HELPING a young person find books to read over the summer often can be a perplexing task. Library shelves are overflowing and bookstores abound with titles for all ages. But it's often difficult to predict which books will grab a child's attention and hold it when summer freedom beckons.

The following list of recommended summer reading includes award-winning books as well as books that kids themselves have voted as favorites. Most of these titles are available in bookstores, as well as libraries. AGE 4-8


by William Steig. Young Irene, a dressmaker's daughter, leaves her sick mother during a raging snowstorm to deliver a ball gown to the duchess. She is rewarded for her efforts and returns home laden with goodies. The illustrations of the snow will make for good conversation on a hot summer's day.


by Peggy Parish. The delightful character of Amelia Bedelia is at it again, totally confusing all of her instructions and making the camping expedition an adventure not soon to be forgotten. FLOSSIE AND THE FOX

by Patricia C. McKissack. This story is reminiscent of one of Aesop's fables. Florrie, a young girl, must carry a basket of eggs through the forest to a friend. She meets up with a cunning fox, who of course intends to take her eggs. Through her clever wit, Flossie is able to outfox him. THE STRANGER

by Chris Van Allsburg. As with all of Van Allsburg's stories, The Stranger necessitates reading between the lines. Farmer Bailey discovers a man lying in the road who apparently has lost his memory. Farmer Bailey takes the stranger home and calls a doctor, who examines the man but can find nothing medically wrong. The stranger stays at the farm for a week, helping out with the chores. The weather stays unseasonably warm and none of the leaves start to change color. By the end of the story, the stranger gets his memory back and the reader will have guessed just who the stranger is. CHERRIES AND CHERRY PITS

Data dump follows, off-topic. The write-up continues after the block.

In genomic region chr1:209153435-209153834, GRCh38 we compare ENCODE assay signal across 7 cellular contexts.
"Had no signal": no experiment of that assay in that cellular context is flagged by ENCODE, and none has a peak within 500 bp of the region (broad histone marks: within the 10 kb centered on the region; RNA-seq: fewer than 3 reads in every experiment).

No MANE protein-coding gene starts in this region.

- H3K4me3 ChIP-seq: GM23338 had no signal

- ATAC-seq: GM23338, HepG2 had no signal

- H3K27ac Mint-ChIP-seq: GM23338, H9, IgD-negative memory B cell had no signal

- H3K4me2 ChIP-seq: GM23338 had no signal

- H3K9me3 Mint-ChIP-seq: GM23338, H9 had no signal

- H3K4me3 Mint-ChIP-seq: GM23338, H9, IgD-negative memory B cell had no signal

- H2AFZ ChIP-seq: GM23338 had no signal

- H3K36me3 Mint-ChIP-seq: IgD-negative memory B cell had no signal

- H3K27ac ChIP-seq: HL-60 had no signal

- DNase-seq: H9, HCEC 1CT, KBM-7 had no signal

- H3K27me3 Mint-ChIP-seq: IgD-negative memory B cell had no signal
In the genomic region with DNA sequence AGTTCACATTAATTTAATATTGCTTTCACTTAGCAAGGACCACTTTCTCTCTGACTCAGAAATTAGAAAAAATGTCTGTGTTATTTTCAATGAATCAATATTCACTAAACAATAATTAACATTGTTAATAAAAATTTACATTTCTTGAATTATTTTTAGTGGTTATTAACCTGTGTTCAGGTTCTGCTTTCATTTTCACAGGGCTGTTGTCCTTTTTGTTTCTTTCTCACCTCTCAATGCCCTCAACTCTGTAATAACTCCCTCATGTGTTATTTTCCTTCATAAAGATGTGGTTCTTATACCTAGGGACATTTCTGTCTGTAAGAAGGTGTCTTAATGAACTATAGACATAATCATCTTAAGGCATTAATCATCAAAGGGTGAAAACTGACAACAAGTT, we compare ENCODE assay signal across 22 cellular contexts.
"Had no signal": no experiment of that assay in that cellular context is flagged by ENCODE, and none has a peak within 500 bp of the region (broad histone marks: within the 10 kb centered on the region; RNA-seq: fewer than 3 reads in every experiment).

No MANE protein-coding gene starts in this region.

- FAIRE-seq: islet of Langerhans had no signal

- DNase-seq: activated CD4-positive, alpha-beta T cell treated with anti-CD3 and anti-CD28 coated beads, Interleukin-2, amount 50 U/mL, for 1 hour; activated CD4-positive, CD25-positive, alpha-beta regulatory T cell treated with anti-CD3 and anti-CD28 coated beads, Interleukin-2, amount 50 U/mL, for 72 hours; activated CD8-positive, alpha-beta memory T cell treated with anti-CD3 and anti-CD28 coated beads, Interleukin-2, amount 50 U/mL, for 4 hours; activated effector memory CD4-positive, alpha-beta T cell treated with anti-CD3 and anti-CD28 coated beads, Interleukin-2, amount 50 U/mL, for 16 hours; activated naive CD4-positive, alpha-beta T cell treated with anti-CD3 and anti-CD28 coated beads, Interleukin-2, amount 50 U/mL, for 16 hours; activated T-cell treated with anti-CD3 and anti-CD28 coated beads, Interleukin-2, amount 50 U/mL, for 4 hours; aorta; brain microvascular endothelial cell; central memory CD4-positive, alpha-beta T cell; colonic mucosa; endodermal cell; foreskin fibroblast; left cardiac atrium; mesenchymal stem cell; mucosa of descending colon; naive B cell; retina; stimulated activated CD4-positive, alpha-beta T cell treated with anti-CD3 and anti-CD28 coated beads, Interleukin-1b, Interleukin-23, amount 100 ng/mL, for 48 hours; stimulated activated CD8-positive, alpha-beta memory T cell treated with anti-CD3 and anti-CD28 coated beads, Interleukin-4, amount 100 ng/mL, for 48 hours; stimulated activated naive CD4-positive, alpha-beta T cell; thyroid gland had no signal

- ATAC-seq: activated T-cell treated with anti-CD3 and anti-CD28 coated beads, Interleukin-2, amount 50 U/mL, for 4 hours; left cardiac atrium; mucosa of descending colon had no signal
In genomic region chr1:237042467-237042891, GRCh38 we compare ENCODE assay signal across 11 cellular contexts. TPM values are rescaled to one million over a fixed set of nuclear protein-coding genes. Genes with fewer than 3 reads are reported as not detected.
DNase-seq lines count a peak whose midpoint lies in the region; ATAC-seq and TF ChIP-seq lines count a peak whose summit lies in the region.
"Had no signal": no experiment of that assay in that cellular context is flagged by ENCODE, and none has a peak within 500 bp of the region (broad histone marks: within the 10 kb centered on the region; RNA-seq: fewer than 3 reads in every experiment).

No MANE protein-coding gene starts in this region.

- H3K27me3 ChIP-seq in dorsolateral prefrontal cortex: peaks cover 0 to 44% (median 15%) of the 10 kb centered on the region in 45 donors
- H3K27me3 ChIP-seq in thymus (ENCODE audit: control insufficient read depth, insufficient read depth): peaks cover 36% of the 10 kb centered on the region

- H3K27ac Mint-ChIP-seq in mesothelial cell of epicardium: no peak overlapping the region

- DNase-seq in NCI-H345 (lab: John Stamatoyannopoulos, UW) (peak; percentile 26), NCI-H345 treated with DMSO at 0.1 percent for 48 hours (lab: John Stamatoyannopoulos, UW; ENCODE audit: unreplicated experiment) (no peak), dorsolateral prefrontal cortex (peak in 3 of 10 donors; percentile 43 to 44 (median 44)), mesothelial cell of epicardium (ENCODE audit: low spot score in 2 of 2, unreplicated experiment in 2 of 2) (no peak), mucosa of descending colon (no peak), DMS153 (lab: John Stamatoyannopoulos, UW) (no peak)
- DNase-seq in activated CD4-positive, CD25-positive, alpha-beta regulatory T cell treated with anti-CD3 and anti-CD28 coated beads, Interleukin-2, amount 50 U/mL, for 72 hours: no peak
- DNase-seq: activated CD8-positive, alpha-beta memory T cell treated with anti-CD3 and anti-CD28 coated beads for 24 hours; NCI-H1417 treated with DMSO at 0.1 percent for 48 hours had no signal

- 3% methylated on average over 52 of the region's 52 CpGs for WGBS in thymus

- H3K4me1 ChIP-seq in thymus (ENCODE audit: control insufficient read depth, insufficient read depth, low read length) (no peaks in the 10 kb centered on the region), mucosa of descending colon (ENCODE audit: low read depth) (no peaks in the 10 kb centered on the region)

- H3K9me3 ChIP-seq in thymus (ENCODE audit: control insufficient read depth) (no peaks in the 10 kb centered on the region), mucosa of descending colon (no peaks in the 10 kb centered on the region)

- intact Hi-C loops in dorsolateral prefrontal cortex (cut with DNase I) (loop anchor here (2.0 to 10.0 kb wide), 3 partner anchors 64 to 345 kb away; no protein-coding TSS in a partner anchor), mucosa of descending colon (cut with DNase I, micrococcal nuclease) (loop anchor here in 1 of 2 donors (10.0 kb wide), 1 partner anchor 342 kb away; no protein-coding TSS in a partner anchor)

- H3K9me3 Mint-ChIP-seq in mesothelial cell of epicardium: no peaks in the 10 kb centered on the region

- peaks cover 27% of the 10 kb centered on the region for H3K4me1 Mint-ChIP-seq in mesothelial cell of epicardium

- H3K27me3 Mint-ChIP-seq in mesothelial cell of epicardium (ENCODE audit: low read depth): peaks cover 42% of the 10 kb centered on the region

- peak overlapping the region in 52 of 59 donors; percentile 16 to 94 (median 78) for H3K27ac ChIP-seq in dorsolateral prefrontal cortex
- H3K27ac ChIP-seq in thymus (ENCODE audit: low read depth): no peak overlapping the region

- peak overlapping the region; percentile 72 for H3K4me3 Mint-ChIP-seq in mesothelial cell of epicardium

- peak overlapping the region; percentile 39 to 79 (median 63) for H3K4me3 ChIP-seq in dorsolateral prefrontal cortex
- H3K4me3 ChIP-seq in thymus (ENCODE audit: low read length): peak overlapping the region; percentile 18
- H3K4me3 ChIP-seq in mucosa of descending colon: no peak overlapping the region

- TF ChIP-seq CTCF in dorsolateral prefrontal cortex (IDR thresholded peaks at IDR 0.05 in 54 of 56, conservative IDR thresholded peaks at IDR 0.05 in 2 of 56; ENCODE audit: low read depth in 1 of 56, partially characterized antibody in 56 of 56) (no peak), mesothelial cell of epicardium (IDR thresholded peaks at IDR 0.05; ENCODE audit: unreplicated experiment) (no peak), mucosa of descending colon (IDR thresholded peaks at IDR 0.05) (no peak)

by Arthur Yorinks. This book won this year's Caldecott Medal. The story centers on Al and his dog Eddie, who are bored with their situation in life. One day a fantastic bird lands in their window and carries them off to an island of exotic birds where life is always easy and carefree. Before long, however, Al and Eddie slowly start changing into birds. They manage to escape the island just in time, and once back home they decide their life is fine just the way it is. THE JOLLY POSTMAN AND OTHER PEOPLE'S LETTERS

by Janet and Allen Ahlberg. What child wouldn't be delighted to open a book and discover the letters the postman is delivering are from favorite storybook characters such as Cinderella, Goldilocks and The Three Bears? Each letter comes in its own envelope and can be used to motivate children to write some summer letters. PECOS BILL

by Steven Kellogg. A retelling of the tall tale of the bigger-than-life American folk hero is superbly illustrated here. The text is as colorful as the pictures that depict what life as a cowboy was all about -- even if you were a cowboy whose feats were unbelievable. RIDE A PURPLE PELICAN

by Jack Prelutsky. This collection of 28 poems is guaranteed to bring on the giggles as the lively characters in the poems take the reader all across the United States. Prelutsky makes poetry fun for children of all ages. THE VILLAGE OF ROUND AND SQUARE HOUSES

by Ann Grifalconi. Can you explain why women live in round houses and men live in square ones? This book is a charming folktale from West Africa, but one not well known in this country. The illustrations are done in chalk drawings and truly enhance the legend.